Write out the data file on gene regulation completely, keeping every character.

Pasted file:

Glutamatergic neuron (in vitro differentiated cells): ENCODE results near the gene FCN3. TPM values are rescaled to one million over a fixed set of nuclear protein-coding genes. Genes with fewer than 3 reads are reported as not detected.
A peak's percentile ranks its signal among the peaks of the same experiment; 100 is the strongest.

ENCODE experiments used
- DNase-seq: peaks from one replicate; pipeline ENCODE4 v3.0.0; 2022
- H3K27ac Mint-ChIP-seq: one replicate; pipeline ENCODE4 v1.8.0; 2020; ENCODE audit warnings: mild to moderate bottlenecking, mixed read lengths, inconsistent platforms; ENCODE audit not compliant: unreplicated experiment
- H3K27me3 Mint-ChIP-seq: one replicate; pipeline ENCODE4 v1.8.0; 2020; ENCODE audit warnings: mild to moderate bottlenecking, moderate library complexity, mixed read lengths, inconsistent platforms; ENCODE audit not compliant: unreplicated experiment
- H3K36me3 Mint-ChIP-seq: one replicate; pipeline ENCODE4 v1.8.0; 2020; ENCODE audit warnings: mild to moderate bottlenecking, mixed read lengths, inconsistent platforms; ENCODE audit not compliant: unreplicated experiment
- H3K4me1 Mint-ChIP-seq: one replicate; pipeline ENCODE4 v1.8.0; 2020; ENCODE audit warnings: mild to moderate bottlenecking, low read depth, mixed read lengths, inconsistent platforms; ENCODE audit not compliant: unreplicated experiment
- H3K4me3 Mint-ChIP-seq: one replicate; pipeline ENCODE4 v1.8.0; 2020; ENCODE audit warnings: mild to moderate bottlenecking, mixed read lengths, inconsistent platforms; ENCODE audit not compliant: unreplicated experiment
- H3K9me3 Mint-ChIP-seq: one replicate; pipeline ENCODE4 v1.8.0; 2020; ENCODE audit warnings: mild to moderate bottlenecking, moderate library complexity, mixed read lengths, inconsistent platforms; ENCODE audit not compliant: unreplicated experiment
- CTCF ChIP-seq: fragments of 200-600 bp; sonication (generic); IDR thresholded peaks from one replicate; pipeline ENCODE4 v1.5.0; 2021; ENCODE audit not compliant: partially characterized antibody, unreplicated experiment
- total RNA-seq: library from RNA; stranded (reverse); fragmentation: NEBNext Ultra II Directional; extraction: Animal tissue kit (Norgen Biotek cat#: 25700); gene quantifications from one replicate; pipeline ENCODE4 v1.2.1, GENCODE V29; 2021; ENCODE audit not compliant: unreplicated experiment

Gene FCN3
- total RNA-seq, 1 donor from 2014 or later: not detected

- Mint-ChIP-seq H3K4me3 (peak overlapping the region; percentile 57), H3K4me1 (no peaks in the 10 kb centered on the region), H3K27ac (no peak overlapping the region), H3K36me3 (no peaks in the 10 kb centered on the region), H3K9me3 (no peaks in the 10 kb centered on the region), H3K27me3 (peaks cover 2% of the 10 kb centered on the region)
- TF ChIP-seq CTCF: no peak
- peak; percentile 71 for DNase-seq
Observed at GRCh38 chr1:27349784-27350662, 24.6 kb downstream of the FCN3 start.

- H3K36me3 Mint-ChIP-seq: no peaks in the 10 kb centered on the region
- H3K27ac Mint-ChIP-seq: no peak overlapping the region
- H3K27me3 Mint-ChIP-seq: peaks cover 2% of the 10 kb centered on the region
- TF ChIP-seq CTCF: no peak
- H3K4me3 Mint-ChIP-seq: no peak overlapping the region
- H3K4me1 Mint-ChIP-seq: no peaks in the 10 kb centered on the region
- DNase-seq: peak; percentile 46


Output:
Glutamatergic neuron (in vitro differentiated cells): ENCODE results near the gene FCN3. TPM values are rescaled to one million over a fixed set of nuclear protein-coding genes. Genes with fewer than 3 reads are reported as not detected.
A peak's percentile ranks its signal among the peaks of the same experiment; 100 is the strongest.

ENCODE experiments used
- DNase-seq: peaks from one replicate; pipeline ENCODE4 v3.0.0; 2022
- H3K27ac Mint-ChIP-seq: one replicate; pipeline ENCODE4 v1.8.0; 2020; ENCODE audit warnings: mild to moderate bottlenecking, mixed read lengths, inconsistent platforms; ENCODE audit not compliant: unreplicated experiment
- H3K27me3 Mint-ChIP-seq: one replicate; pipeline ENCODE4 v1.8.0; 2020; ENCODE audit warnings: mild to moderate bottlenecking, moderate library complexity, mixed read lengths, inconsistent platforms; ENCODE audit not compliant: unreplicated experiment
- H3K36me3 Mint-ChIP-seq: one replicate; pipeline ENCODE4 v1.8.0; 2020; ENCODE audit warnings: mild to moderate bottlenecking, mixed read lengths, inconsistent platforms; ENCODE audit not compliant: unreplicated experiment
- H3K4me1 Mint-ChIP-seq: one replicate; pipeline ENCODE4 v1.8.0; 2020; ENCODE audit warnings: mild to moderate bottlenecking, low read depth, mixed read lengths, inconsistent platforms; ENCODE audit not compliant: unreplicated experiment
- H3K4me3 Mint-ChIP-seq: one replicate; pipeline ENCODE4 v1.8.0; 2020; ENCODE audit warnings: mild to moderate bottlenecking, mixed read lengths, inconsistent platforms; ENCODE audit not compliant: unreplicated experiment
- H3K9me3 Mint-ChIP-seq: one replicate; pipeline ENCODE4 v1.8.0; 2020; ENCODE audit warnings: mild to moderate bottlenecking, moderate library complexity, mixed read lengths, inconsistent platforms; ENCODE audit not compliant: unreplicated experiment
- CTCF ChIP-seq: fragments of 200-600 bp; sonication (generic); IDR thresholded peaks from one replicate; pipeline ENCODE4 v1.5.0; 2021; ENCODE audit not compliant: partially characterized antibody, unreplicated experiment
- total RNA-seq: library from RNA; stranded (reverse); fragmentation: NEBNext Ultra II Directional; extraction: Animal tissue kit (Norgen Biotek cat#: 25700); gene quantifications from one replicate; pipeline ENCODE4 v1.2.1, GENCODE V29; 2021; ENCODE audit not compliant: unreplicated experiment

Gene FCN3
- total RNA-seq, 1 donor from 2014 or later: not detected

- Mint-ChIP-seq H3K4me3 (peak overlapping the region; percentile 57), H3K4me1 (no peaks in the 10 kb centered on the region), H3K27ac (no peak overlapping the region), H3K36me3 (no peaks in the 10 kb centered on the region), H3K9me3 (no peaks in the 10 kb centered on the region), H3K27me3 (peaks cover 2% of the 10 kb centered on the region)
- TF ChIP-seq CTCF: no peak
- peak; percentile 71 for DNase-seq
Observed at GRCh38 chr1:27349784-27350662, 24.6 kb downstream of the FCN3 start.

- H3K36me3 Mint-ChIP-seq: no peaks in the 10 kb centered on the region
- H3K27ac Mint-ChIP-seq: no peak overlapping the region
- H3K27me3 Mint-ChIP-seq: peaks cover 2% of the 10 kb centered on the region
- TF ChIP-seq CTCF: no peak
- H3K4me3 Mint-ChIP-seq: no peak overlapping the region
- H3K4me1 Mint-ChIP-seq: no peaks in the 10 kb centered on the region
- DNase-seq: peak; percentile 46